History of the establishment of the campus in Orleans- La Source

The path that led to choosing this land in La Source as the seat of the current university was not made in one piece and is closely linked to the context of the time. The beginning of the 1960s was indeed marked by a densification in higher education. Faced with the growing number of students, which remains mainly concentrated in Parisian universities, a decentralization movement begins. It will favor cities close to the capital, such as Orleans.

To this movement of Parisian decentralization adds the will of the municipality of Orleans (and in particular of its mayor Roger Secrétain, elected on March 20, 1959) to revitalize the city. In this search for dynamism, reviving the University of Orleans, considered one of the oldest in Europe, appears to be a key point.

The day after Roger Secrétain’s election, the possibility of setting up a University Scientific College in Orleans was discussed. This prospect is remarked at the highest summit of the State : in a letter dated September 10, 1959, Prime Minister Michel Debré thus declared “I want to tell you that I am still closely following the problem of Parisian decentralization and that Orleans cannot be forgotten ! “.

At the same time, the city of Orleans was facing a housing crisis due to an ever growing population. As a matter of fact, the municipality also had to welcome, at the request of the State, repatriates from Algeria. This housing crisis then had an impact on the university project : the lack of available intramural space was making it impossible to build in Orleans itself. This choice would have led to the destruction of buildings which had just been rebuilt after the Second World War, and Mayor Roger Secrétain refused.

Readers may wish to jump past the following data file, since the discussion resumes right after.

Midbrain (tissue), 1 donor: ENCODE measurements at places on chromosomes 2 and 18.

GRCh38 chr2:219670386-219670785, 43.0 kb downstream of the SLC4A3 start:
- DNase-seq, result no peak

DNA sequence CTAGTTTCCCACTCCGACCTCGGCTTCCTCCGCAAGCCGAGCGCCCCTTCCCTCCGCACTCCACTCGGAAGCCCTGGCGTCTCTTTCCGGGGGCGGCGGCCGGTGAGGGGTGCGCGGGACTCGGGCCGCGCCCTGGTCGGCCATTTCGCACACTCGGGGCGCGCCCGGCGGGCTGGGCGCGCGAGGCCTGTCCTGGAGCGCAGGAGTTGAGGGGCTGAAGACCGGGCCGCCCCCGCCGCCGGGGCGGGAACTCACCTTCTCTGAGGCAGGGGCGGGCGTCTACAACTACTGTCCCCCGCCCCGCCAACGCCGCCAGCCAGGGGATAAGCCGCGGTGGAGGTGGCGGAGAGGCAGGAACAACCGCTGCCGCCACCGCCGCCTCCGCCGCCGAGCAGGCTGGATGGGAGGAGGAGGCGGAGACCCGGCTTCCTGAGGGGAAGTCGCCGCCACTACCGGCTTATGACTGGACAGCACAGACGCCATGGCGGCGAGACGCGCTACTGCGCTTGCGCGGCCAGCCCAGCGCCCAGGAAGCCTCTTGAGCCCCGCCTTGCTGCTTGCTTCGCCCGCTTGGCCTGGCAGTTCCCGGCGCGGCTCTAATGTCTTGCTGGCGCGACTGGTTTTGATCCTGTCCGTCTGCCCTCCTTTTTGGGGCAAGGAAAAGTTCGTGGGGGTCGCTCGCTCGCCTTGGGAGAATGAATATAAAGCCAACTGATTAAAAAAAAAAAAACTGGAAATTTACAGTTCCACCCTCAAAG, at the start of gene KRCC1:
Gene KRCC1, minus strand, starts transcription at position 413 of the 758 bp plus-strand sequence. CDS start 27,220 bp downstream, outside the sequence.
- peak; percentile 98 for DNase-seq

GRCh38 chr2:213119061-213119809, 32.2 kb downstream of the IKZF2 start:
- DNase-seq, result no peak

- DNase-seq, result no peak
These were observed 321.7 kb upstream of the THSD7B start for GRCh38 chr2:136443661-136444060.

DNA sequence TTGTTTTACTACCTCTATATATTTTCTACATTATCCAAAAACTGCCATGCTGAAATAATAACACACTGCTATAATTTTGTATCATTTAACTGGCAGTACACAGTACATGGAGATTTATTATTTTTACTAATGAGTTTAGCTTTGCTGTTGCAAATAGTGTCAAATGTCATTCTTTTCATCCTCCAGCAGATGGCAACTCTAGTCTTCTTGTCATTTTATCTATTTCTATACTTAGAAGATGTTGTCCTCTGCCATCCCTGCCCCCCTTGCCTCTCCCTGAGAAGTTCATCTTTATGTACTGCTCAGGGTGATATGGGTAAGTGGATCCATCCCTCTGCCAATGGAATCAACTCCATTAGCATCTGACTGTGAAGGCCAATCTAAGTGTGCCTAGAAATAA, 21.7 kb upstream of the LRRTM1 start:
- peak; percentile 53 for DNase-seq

These two factors, combined with that of the fall in the price of land, led the municipality and the Departmental Council of Loiret to jointly acquire in 1959 the Domaine de la Source as well as its castle. At the time, the estate was attached to the town of Saint-Cyr en Val.

Unlike the urban area of Orleans which was fully rebuilt after the Second World War, the Domaine de la Source is “a rural and wooded area where the Loiret, an affluent of the Loire river, takes its source at a place called “Le Bouillon”” (which is a reference to water bubbling, as if it was boiling). What would later take the name of La Source district was just a wooded area devoid of any buildings except the La Source Castle.

Aerial view of the La Source Castle sector – around 1960
© archives of Orléans Métropole

In parallel with this acquisition, an university expansion committee met in March 1959. This newly created committee was initially responsible to think about the location of the future campus. Among the lands considered was the property of Saint-Loup in Saint-de-Braye, but also the La Source Castel itself. After several months of reflection, and given the number of students, it is the latter which was chosen as the location of the future university center.

The project of Orléans II

An ambitious project emerged : “Orléans II”, led by Roger Secrétain, in collaboration with rector of the Orléans-Tours academy Gérald Antoine. This project, carried out from 1963 to 1978, included the construction of the new town and that of the university. In 1962, Pierre Sudreau, then Minister of National Education, entrusted the architects Louis Arretche and Olivier-Clément Cacoub. The two architects worked together by harmonizing their plans.